Tax impact of receiving pension
There are several ways in which one can receive a pension and the exact details have to be checked to see the extent of a taxable element that is involved in the entire process.
By Arnav Pandya
There are several ways in which one can receive a pension and the exact details have to be checked to see the extent of a taxable element that is involved in the entire process. The nature of the payment actually determines the extent of the income that would be taxable and based on this the required effect would have to be given to the whole process. This aspect is important as the tax will eat into the final income that is available in the hands of the individual. Here is a closer look at the entire issue and how the investor or individual can tackle the position.
One of the ways in which you can receive income in your retirement years is through the route of pension. This is a way wherein you get a regular sum of money at specific time intervals usually monthly so that there is a regular flow of income that continues after you stop working. One of the changes that occur once you retire is that the regular income flow stops. Pension is meant to be a replacement for this situation where you can ensure that there is not a large difference that is visible immediately hence this will be a way in which you can ease the entire situation. A central theme of the pension effect in the field of taxation is that the amount received as a pension is taxable though there could be a separation of the heads under which the income would go depending upon the source from which the amount has been received. Once this is known then the additional elements can be tackled properly.
Received from employer:
A way in which pension arises for an individual is that there is a regular payout that is available from their former employer. This is possible due to the long service that the individual has put in with the employer or that there are several conditions related to such a regular payout of the pension that is met by the employee. The end result is that there is a regular payout that they will get in the form of pension. Since the payout received will be taxable the next question is the head in which the amount will be considered.
In this sense the source from which the payout is received becomes very important so in this case it is the former employer who is making the payout. Due to this reason the amount is actually considered under the head of income from salaries and the individual would have to include the amount of the pension that they have received under this head. This means that there are no additional deductions that would be allowed from the income and hence the manner of the taxation of the net income is also clearly determined.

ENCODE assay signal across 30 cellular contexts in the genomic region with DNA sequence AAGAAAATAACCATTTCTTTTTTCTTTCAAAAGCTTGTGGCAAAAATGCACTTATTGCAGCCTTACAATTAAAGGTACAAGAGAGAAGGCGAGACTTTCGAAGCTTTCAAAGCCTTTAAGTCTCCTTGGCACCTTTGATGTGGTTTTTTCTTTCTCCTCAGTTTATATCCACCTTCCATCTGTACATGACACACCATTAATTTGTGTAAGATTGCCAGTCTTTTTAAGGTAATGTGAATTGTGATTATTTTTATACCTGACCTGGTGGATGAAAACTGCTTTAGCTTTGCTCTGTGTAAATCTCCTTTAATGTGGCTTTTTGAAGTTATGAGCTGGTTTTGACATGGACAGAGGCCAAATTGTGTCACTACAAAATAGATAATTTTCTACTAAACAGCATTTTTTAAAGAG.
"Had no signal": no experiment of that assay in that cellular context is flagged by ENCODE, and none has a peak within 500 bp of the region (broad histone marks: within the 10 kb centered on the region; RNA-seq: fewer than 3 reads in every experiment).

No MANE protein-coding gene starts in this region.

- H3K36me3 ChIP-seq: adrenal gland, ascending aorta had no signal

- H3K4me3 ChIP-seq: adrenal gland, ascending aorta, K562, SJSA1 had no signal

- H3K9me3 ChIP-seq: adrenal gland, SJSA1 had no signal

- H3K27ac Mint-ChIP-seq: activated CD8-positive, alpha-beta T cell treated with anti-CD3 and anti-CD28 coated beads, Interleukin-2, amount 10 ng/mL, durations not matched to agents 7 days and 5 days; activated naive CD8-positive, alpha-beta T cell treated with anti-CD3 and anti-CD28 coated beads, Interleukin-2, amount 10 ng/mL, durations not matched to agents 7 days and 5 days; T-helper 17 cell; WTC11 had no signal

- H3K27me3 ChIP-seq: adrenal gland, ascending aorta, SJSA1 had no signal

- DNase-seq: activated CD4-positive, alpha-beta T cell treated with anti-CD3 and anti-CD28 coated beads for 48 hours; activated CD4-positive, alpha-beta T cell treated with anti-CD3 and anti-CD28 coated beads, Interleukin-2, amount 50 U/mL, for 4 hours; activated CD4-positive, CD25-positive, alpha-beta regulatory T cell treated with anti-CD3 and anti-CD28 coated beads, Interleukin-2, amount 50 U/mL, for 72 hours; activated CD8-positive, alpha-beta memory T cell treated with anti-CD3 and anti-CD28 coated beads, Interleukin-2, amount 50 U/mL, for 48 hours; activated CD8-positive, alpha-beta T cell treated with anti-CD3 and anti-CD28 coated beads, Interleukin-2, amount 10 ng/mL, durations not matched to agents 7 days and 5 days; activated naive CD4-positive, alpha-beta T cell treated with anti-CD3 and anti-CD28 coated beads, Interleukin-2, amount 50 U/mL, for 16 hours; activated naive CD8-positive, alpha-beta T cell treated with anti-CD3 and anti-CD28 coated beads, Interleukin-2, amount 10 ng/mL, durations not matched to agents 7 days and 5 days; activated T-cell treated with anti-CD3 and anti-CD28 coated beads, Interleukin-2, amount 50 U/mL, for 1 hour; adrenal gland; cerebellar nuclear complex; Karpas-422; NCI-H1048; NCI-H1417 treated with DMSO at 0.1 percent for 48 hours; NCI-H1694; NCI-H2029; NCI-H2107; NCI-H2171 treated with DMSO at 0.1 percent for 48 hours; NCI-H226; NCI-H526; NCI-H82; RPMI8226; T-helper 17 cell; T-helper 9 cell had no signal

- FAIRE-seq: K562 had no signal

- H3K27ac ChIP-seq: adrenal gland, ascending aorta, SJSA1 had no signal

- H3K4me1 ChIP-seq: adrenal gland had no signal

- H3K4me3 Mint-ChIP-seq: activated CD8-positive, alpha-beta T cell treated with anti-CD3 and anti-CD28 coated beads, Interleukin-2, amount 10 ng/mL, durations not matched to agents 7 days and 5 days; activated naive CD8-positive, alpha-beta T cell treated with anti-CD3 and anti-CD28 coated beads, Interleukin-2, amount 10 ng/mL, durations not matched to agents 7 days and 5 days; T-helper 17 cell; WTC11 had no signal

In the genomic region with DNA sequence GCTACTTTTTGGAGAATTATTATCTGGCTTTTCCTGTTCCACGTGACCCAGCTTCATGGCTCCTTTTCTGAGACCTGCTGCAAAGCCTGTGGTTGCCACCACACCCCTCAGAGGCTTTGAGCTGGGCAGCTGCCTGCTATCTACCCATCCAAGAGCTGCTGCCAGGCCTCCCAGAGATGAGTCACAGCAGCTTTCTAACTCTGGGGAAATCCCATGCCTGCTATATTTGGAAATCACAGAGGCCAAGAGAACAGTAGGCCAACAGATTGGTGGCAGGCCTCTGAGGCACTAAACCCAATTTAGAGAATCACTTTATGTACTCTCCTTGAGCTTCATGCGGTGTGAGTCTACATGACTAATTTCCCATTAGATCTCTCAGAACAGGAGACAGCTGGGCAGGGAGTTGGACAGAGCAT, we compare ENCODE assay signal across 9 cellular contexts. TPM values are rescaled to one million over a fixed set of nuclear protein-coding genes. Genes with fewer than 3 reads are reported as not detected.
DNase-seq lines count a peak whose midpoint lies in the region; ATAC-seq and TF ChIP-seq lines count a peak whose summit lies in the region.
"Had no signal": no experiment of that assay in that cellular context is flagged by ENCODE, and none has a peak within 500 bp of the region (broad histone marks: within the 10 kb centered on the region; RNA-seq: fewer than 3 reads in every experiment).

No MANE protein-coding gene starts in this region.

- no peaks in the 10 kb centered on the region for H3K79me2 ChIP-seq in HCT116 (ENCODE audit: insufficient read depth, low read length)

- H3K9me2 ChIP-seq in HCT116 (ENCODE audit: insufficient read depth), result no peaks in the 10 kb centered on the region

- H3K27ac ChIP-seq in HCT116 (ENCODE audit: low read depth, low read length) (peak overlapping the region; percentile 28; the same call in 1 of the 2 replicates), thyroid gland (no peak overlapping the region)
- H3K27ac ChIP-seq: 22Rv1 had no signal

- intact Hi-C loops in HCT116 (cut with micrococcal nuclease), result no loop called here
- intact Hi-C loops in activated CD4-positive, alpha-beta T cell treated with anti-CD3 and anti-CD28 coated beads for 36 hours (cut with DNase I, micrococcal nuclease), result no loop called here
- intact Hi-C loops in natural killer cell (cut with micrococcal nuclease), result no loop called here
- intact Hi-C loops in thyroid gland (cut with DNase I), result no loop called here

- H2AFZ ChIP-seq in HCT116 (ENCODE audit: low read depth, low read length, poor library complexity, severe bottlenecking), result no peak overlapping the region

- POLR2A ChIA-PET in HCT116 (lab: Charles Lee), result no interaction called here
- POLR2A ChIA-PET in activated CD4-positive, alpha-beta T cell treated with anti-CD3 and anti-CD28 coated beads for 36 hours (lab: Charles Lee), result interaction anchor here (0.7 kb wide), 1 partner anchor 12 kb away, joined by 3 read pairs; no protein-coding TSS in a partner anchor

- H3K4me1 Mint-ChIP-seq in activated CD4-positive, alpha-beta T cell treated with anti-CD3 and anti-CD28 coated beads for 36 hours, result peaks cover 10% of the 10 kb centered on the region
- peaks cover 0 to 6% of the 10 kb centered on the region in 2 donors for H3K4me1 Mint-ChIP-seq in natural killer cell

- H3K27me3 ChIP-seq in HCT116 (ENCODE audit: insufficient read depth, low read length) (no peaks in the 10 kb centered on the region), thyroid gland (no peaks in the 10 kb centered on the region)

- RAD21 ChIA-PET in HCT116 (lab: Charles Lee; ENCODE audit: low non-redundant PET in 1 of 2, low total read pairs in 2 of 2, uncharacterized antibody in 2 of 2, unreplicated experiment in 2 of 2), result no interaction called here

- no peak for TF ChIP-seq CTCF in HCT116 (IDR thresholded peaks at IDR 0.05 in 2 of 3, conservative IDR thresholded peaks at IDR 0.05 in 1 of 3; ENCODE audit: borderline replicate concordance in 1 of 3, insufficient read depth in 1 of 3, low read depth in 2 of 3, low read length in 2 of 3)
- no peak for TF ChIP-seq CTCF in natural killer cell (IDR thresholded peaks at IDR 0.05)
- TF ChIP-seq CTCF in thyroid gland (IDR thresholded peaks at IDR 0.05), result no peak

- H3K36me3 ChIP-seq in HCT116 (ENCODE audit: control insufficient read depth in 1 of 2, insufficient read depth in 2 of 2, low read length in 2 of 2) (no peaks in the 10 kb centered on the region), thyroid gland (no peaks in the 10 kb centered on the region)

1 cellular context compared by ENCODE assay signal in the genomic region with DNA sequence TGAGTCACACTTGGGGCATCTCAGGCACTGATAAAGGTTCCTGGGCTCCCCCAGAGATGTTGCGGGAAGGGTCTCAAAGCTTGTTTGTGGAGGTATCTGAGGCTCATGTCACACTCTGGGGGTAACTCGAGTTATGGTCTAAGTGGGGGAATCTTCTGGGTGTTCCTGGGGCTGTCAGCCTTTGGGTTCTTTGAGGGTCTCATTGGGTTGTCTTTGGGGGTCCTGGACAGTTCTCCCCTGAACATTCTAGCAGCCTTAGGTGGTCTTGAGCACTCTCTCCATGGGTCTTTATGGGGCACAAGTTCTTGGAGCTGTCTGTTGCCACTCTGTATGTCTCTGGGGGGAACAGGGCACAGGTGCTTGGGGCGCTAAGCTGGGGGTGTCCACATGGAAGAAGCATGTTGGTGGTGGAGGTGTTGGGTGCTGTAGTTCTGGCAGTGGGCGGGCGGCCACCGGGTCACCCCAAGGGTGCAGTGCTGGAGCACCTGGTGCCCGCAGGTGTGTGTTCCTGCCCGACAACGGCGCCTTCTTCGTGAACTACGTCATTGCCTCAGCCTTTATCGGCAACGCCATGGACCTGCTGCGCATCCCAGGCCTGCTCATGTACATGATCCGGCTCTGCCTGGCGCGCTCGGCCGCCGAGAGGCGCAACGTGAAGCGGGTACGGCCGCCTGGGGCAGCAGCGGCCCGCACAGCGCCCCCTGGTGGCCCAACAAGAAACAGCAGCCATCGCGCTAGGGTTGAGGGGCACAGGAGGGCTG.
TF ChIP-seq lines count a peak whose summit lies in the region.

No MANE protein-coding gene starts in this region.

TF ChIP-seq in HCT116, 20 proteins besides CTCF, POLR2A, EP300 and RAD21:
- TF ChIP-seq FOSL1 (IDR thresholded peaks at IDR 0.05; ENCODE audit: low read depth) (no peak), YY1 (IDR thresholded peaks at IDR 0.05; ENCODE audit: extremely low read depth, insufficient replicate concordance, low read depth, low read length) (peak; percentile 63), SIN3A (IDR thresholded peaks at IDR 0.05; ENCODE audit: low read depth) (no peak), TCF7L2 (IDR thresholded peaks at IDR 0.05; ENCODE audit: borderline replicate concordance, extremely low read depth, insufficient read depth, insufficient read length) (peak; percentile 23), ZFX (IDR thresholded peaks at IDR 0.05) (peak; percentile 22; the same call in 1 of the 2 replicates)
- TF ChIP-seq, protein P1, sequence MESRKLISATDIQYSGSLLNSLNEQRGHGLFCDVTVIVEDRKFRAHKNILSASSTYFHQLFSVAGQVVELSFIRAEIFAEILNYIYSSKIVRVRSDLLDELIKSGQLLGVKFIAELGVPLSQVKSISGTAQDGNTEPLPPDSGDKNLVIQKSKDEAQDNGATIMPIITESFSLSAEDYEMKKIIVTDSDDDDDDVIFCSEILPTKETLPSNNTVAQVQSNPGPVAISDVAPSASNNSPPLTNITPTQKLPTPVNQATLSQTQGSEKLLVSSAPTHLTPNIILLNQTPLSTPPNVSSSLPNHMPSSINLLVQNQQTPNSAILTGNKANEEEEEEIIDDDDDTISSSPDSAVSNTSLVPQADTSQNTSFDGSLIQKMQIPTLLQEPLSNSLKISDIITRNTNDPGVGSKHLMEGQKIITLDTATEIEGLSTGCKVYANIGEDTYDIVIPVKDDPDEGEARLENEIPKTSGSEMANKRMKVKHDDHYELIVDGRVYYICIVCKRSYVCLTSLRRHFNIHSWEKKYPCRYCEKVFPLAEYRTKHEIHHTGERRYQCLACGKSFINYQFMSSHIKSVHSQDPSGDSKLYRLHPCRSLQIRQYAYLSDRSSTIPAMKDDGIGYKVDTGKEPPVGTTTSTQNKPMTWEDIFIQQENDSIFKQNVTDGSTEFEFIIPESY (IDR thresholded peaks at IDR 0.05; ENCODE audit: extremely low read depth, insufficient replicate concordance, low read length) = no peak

There are several other ways in which an individual can receive a pension and this would cover receipts from an insurance company or it could be some other investment where there is a promise of a regular flow of income over a period of time which will act like a pension. In these situations the manner in which the taxation impact is covered is slightly different so there has to be attention to this area. The basic nature of the income under the taxation impact remains the same which is that the amount received will be fully taxable. If there is a lumpsum received on the maturity of an insurance policy then this might be tax free but it is not pension. Usually the pension received from different sources will go under the head Income from other sources. One thing that is crucial in this whole working is that when there is a family pension that is received then there will be a standard deduction that will be applicable so this is something that will provide an element of relief but the deduction is restricted to one third of the amount or Rs 15,000 whichever is less.
The author can be contacted at firstname.lastname@example.org